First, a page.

The Mountain Laurel
The Journal of Mountain Life

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Heart of the Blue Ridge

Ramp Time

By Spike Knuth © 1990
Information Officer
Virginia Department of Game and Inland Fisheries

Issue: April, 1990

Each spring many residents of the Appalachian Mountain Communities take to the high woodlands in search of a special plant that's often regarded as a spring tonic. April through June is ramp time in Virginia's Southwest Mountains. The ramp (allium tricoccum) is an herb that is classified as a leek - a member of the lily family and cousin to the onion and garlic. It grows in the moist, rich woodlands of the Eastern United States - usually at high altitudes. The early settlers prized ramps and wild onions because they were the first edible greens available after a long winter of eating dried and salted foods.

I had my first taste of ramps about 10 years ago. Someone from the mountains had brought a concoction of potatoes, celery, carrots, onions and eggs all cooked up with a handful of ramps, and given it to Major Billy Windsor, then wildlife manager at Quantico Marine Base. Winsdor gave me a plateful and I was hooked. It was delicious! He also had a plastic bag full of fresh ramps and I was invited to take some home to try for myself. The next day I sliced some up - leaves and bulbs - and fried them with potatoes and eggs. I loved 'em! I was about to let my wife know about my wonderful new gourmet cooking discovery when she hollered down the stairs, "What is that horrible smell?" I guess ramps fall into the "either love 'em or hate 'em category."

The ramp has a flavor that resembles a mixture of garlic and onion, only stronger. It has an odor and taste that is described as "pungent and lasting." In fact, after eating enough of them, a person begins to smell like them - often for days. It seems to come out through the pores of the skin. At least that is what I experienced.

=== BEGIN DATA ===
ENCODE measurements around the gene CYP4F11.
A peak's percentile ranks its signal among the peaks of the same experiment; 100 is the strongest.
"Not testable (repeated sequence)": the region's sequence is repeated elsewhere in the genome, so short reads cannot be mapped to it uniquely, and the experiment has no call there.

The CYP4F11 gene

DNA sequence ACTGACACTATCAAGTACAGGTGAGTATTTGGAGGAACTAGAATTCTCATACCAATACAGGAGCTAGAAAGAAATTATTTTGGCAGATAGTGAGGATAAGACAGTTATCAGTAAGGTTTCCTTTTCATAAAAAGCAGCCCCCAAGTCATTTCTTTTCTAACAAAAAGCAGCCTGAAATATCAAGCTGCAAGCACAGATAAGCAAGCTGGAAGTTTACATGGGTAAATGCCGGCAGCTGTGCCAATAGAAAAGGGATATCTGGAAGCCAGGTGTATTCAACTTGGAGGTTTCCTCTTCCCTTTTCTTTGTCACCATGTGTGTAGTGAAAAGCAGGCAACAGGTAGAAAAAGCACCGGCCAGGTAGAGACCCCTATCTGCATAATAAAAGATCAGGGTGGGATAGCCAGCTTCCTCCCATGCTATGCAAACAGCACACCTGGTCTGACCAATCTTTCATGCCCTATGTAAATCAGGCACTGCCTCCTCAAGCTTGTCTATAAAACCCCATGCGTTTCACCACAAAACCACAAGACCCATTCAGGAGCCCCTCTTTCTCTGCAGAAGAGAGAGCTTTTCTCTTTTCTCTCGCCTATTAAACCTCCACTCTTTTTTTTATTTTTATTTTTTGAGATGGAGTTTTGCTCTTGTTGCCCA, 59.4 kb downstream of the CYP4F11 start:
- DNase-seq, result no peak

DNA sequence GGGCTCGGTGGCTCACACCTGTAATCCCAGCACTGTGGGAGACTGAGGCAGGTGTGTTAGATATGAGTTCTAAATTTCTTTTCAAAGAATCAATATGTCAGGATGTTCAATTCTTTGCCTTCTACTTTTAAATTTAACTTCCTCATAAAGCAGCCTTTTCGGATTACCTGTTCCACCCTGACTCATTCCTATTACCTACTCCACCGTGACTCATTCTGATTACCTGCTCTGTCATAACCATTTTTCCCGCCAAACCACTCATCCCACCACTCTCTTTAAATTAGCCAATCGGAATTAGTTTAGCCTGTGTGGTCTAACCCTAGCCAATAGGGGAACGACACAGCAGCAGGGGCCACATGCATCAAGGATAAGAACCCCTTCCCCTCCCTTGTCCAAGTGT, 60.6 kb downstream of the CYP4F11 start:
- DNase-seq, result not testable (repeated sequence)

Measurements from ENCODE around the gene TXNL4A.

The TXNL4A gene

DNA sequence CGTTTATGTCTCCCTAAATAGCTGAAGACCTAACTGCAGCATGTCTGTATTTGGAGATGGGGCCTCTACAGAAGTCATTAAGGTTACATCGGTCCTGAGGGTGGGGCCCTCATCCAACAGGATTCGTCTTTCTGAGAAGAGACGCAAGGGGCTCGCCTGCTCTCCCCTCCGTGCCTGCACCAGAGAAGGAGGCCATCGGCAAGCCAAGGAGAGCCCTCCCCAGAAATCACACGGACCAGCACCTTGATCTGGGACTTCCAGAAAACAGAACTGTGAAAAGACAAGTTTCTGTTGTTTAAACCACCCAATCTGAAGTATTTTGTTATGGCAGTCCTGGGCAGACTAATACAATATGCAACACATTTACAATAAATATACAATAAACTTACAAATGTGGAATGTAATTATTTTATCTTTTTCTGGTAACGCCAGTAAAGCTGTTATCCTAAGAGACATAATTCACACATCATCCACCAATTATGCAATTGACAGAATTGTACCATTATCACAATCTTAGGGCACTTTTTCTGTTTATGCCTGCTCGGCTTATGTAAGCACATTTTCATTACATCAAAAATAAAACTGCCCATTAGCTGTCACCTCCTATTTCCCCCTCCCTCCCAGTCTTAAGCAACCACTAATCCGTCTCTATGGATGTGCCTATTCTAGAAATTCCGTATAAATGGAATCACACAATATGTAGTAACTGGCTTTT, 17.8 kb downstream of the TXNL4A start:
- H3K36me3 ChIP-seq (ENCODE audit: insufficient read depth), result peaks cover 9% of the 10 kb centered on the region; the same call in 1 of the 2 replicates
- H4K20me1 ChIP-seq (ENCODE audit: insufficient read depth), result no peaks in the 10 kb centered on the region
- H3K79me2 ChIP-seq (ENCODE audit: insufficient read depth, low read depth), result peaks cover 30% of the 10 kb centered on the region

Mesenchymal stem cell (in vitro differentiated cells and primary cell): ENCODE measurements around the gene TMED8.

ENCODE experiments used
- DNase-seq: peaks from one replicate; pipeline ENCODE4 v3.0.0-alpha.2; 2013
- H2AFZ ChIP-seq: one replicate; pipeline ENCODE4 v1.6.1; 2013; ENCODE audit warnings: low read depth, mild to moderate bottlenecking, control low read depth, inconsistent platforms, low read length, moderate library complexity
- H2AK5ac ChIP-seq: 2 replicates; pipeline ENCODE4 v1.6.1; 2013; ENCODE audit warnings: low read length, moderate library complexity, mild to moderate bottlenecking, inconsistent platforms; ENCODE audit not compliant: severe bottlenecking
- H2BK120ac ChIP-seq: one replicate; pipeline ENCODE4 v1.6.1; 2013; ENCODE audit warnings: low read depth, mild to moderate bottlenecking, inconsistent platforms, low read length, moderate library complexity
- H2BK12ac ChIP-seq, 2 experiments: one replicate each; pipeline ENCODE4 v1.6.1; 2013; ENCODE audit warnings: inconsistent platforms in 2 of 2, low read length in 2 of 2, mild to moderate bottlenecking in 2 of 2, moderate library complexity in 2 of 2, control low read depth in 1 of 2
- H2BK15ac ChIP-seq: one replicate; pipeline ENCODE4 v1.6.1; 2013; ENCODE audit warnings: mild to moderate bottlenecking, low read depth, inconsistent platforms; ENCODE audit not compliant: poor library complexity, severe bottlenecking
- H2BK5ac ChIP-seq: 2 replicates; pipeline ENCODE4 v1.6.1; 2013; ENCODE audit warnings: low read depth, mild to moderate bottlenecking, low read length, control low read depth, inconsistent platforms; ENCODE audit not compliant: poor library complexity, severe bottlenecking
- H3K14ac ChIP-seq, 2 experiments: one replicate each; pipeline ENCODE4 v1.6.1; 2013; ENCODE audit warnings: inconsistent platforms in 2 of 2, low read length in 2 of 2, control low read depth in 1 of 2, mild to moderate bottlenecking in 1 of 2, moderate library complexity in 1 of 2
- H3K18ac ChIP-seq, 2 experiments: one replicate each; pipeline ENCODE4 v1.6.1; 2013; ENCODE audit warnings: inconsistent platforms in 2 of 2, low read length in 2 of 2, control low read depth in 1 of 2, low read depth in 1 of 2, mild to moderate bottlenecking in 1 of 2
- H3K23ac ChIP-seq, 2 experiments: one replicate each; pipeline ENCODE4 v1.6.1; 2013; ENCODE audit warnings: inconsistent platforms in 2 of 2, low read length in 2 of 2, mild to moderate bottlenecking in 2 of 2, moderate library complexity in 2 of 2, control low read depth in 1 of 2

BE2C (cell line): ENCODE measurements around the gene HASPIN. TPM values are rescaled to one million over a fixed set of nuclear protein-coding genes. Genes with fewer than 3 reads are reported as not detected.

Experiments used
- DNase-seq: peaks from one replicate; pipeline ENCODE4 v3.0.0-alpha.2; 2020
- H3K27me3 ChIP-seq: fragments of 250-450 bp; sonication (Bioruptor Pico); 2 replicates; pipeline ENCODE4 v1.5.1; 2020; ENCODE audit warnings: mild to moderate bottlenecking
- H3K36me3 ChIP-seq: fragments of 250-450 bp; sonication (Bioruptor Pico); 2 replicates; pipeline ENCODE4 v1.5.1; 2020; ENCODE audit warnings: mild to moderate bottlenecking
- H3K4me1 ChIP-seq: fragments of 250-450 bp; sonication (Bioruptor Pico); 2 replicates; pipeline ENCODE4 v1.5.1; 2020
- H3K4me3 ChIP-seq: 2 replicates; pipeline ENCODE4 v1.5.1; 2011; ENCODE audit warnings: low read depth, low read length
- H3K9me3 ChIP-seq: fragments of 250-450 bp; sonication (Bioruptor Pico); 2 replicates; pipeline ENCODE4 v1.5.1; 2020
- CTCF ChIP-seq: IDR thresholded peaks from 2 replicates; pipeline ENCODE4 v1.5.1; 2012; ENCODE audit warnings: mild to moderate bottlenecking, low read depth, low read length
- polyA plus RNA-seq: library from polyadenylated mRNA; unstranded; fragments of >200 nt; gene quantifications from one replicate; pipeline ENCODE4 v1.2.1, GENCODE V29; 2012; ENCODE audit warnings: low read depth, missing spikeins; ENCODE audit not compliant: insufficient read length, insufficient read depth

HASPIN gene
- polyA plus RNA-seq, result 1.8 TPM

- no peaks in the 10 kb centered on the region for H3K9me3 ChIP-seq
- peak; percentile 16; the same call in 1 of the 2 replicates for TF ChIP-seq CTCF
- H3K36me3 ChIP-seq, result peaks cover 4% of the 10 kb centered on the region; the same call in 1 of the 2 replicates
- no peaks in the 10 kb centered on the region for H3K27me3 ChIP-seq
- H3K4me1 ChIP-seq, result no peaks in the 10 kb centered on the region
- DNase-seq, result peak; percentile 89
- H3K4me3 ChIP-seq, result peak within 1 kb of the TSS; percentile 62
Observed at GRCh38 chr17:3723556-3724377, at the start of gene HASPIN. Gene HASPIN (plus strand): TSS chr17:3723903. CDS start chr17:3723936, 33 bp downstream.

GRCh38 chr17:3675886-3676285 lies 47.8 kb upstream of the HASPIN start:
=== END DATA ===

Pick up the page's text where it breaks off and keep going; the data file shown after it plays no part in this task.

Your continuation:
The plants, which are sought after from April to June, have cylindrical bulbs and two or three long, flat succulent leaves, all of which can be used and eaten. Experienced ramp hunters claim that they are better when taken from higher altitudes and that they grow bigger on the sunny sides of the mountains.

Ramps grow to nearly a foot tall by late April. The leaves appear in early spring but disappear by summer. A long, leafless stem grows out and bears several greenish-white flowers at its tip. From these flowers, a pod develops, containing several seeds which ultimately fall to the ground to sprout the following spring. Ramps are not native to the United States and were apparently brought here by early settlers from Europe where it is prized for gourmet cooking (despite what my wife thinks).

Ramps can be eaten raw, fried, boiled, in soups, stews and omelets, minced and added to beans or home fries. Each spring, communities throughout the Appalachian gather to have ramp festivals. Richwood, West Virginia, on the edge of the Monogahela National Forest, headquarters of the National Ramp Association, lays claim to being the ramp capitol of the world. Here the Festival of Ramson is held each spring. Virginia's ramp capitol seems to be Washington/Grayson County. [On the county line.] Each year since 1972, the Mount Rogers Fire Department has held the White Top Mountain Ramp Festival in May. There is plenty of good food (made with ramps, of course), ramp eating contest, mountain music, games and other activities.

An interesting aside is the fact that the Indians call ramps "Checaquo," the same name they used for wild onion. The city of Chicago got its name form being a place where the wild onion grew. While my wife has declared ramps off limits in our household, I still like them enough to be willing to take a chance on smuggling some in for a little taste!

Editor's Note... I have been told that there were often "ramp festivals" in the mountains in days gone by. The most popular form of travel at that time was the railroad. It was easy to tell which passengers on the trains had been to the ramp festivals because they "reeked" of the smell, as though it seeped through their very pores!